Solid Waste Indicators (what we measure)
Waste is generated as part of everyday living when people throw things away that they no longer require. Matamata-Piako is responsible for promoting effective and efficient waste management and waste reduction practices within the district. Refuse collection services are provided to approximately 8,500 households and 800 commercial properties throughout the district.
Within Matamata-Piako, Council has three refuse transfer stations, located at Waihou, Morrinsville and Matamata. Each is adjacent to closed, former landfills, which are managed to reduce unfavourable effects on the environment. Waste from the transfer stations is transported out of the district to a privately owned landfill at Tirohia, south of Paeroa.
Compliance of the district’s landfills with their respective resource consent conditions is monitored regularly. Council monitors the amount and quality of leachate from the landfills to nearby surface water bodies, both up and downstream of the landfill location. Council also monitors several sampling bores near the landfills. The groundwater quality at the sampling sites has been good–satisfactory since 2000. Council’s sampling sites achieved a compliance rate of 100 percent with Environment Waikato’s Standards during 2009/10. In 2010/11 the Waihou Refuse Dump and Matamata Landfill had high levels of compliance with their resource consent conditions. The Morrinsville Landfill had partial non compliance, due to monitoring not being undertaken at the agreed intervals, and some monitoring results not being provided. However, there were no environmental concerns: there was no damage in need of urgent attention, and the quality and quantity of leachate pumped from the landfill had remained consistent. From 2012/13 to 2017/18 there was 100% compliance.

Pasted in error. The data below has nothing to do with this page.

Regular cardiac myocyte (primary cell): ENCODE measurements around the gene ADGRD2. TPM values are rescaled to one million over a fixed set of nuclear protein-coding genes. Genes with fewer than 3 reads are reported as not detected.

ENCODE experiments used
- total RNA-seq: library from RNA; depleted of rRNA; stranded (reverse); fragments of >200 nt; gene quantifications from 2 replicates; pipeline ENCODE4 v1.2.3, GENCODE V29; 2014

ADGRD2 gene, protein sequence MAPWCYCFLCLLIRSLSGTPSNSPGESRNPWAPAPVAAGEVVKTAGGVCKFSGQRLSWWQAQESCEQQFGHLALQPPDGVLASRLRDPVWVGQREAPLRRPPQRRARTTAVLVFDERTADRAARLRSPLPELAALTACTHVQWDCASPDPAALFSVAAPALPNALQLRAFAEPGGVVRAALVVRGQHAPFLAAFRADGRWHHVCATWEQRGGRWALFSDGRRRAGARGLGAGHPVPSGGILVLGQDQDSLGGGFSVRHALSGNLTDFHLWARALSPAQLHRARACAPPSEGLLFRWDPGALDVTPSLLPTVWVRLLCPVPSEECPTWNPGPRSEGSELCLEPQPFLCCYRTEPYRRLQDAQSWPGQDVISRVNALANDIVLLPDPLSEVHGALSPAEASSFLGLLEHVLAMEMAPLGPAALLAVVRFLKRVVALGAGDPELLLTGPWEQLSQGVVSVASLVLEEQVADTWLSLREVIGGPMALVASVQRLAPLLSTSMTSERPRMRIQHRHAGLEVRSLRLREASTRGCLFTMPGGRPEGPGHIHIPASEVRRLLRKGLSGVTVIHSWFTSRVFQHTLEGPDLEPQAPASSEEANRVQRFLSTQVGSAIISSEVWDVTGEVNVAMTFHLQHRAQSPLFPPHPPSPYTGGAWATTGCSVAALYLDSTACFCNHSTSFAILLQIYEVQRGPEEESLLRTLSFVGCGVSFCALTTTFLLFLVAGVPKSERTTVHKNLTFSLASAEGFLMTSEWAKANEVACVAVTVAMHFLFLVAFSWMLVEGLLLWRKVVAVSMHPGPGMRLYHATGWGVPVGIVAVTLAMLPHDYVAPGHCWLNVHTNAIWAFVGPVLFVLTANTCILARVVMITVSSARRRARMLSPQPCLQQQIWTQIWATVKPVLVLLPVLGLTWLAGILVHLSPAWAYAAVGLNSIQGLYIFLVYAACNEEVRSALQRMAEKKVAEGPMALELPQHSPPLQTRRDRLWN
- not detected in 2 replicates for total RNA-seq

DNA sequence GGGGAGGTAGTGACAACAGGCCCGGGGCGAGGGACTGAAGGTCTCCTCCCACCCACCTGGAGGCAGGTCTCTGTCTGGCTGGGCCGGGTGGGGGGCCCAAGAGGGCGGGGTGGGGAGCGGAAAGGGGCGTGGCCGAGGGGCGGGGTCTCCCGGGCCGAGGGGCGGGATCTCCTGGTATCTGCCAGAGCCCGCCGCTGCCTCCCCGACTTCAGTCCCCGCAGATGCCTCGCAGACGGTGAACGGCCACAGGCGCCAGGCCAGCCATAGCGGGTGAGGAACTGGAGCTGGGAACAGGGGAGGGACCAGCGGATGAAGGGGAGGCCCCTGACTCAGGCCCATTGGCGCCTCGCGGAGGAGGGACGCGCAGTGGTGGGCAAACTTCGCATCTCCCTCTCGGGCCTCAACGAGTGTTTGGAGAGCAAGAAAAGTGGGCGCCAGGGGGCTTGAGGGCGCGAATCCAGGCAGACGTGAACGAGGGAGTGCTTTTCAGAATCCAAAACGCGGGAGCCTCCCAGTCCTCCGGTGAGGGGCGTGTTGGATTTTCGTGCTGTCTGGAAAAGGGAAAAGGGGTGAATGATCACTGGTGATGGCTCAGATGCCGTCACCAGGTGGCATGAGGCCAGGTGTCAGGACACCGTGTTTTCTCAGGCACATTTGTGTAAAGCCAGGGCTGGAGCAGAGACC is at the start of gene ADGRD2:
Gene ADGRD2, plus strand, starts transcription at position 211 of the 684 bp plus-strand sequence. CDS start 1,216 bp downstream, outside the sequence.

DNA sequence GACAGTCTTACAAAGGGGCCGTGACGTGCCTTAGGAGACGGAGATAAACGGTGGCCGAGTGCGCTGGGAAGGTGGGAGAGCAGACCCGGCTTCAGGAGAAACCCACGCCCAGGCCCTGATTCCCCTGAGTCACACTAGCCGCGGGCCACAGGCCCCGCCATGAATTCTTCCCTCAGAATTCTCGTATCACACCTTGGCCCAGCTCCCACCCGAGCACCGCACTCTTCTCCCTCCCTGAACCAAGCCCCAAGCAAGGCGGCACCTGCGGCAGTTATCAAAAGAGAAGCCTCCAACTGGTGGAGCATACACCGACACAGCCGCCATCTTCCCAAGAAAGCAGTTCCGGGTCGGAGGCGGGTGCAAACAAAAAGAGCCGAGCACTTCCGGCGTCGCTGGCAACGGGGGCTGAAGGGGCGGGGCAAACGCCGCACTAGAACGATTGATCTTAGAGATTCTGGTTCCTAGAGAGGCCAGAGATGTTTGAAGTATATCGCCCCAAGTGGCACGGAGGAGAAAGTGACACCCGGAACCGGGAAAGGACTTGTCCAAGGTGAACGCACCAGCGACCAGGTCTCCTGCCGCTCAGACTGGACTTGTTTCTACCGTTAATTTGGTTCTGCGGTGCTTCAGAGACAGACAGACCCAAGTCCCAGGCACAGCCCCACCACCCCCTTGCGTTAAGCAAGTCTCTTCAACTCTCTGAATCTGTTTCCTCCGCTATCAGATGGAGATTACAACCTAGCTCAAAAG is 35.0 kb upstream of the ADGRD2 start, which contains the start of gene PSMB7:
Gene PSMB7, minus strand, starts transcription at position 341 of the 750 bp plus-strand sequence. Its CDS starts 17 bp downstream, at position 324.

There were no reported incidents or spills involving hazardous waste in the district during the 2007/08 - 2009/10 period or in 2011/12. In both the 2010/11 and 2012/13 years there was one spillage of septage on to a roadway. There were no reported incidents in the three years until 2017/18
The Fire and Emergency New Zealand Act 2017, which resulted in the merger of the New Zealand Fire Service with rural fire authorities to form Fire and Emergency New Zealand (FENZ) on 1st July 2017 also added the authority for expanded functions, including hazardous substance incident response. FENZ reported eight incidents during 2017/18 including leaking gas cylinders at business and industrial sites, and hazardous chemical spills at a milk processing plant and from a truck crossing the Kaimai Range.
Quantity of Waste Generated and Recycled
The following graphs show how much waste is being disposed of at Council-operated transfer stations in our district and how much of this waste is being recycled/composted. This excludes waste disposed of in commercially operated landfills.
Overall the amount of waste being disposed of at the waste transfer stations has steadily increased in the last four years. The reduction between 2011/12 and 2012/13 is due to the loss of the Council’s largest private customer that used the Council’s transfer stations to dispose of waste; however, this waste was still sent to landfill.
The percentage of our district’s waste being recycled or composted has increased since 2009/10. However, the graph above detailing the quantity of waste recycled varies from year to year. This is due to variation in the quantity of green waste being composted.
Other waste is collected in addition to the waste stream collected at Council’s transfer stations. Solid waste is also collected from screens at the district’s wastewater treatment plants, and sent directly to the Tirohia Landfill. From 2010/11, this amount is included as an estimate in the “Total Waste to Landfill” figures below.